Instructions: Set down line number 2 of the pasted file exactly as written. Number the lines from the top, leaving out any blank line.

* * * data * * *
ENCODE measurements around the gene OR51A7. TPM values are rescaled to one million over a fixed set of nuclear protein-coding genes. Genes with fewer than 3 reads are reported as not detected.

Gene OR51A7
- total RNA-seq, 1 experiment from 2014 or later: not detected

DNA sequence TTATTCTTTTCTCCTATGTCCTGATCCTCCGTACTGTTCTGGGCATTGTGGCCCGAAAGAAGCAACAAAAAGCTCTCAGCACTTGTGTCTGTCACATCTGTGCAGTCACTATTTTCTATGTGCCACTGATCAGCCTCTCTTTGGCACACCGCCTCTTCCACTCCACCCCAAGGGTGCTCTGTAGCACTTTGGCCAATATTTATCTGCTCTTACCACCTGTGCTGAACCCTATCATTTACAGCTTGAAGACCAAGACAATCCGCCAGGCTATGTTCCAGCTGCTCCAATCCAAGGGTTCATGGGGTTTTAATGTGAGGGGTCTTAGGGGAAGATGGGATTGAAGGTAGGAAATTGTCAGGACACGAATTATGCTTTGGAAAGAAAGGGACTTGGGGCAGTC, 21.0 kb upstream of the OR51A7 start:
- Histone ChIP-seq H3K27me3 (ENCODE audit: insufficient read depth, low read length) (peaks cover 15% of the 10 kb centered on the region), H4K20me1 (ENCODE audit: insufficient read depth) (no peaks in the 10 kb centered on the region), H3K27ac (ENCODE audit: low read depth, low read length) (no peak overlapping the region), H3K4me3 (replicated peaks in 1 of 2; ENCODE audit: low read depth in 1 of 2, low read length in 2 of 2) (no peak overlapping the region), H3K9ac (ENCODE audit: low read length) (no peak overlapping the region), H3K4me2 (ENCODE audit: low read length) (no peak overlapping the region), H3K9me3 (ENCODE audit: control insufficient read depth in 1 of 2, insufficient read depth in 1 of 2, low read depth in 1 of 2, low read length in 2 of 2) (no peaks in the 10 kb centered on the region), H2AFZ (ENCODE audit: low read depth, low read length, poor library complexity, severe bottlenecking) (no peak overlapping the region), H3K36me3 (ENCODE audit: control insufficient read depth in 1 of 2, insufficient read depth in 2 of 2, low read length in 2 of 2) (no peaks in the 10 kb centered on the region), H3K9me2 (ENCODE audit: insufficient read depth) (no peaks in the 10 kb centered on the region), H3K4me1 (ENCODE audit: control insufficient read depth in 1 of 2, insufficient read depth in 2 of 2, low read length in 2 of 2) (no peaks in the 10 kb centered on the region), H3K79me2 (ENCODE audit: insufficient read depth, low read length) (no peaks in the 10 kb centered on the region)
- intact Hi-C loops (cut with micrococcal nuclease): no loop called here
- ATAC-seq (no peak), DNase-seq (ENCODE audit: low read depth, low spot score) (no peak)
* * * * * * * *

Gene OR51A7